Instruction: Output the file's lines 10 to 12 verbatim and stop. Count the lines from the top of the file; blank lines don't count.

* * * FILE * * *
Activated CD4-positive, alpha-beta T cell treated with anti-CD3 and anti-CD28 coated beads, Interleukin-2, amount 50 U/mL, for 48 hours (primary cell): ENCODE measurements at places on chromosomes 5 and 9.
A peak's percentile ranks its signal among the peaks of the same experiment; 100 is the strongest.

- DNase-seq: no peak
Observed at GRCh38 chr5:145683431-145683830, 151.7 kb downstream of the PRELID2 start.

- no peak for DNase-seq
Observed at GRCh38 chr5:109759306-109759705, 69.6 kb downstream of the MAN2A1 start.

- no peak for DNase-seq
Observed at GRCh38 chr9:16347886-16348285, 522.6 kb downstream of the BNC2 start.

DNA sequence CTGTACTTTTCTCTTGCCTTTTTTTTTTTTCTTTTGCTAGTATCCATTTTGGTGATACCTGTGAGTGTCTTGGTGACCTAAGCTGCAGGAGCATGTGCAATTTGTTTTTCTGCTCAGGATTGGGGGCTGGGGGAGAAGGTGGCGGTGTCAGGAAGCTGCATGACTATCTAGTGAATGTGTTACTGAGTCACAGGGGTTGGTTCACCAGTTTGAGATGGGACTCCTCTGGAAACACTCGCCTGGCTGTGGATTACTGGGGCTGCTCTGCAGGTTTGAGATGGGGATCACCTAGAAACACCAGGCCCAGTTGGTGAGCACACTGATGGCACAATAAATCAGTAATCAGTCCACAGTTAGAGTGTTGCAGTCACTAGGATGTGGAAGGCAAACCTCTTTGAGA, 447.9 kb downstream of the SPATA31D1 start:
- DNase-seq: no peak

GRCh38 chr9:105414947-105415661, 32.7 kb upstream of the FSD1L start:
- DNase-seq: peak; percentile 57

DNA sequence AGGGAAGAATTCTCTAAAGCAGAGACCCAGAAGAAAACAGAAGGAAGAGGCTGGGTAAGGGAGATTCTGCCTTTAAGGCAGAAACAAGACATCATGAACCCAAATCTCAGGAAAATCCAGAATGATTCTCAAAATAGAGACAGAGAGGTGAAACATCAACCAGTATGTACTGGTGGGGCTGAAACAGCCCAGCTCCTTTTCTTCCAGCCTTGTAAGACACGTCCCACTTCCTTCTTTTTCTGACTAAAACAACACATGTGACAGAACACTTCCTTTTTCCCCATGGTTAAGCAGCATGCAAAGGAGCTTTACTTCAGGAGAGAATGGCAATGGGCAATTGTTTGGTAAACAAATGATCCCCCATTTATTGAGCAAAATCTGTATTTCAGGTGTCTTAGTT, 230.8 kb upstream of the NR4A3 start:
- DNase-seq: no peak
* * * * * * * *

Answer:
- DNase-seq: no peak

GRCh38 chr9:105414947-105415661, 32.7 kb upstream of the FSD1L start:
- DNase-seq: peak; percentile 57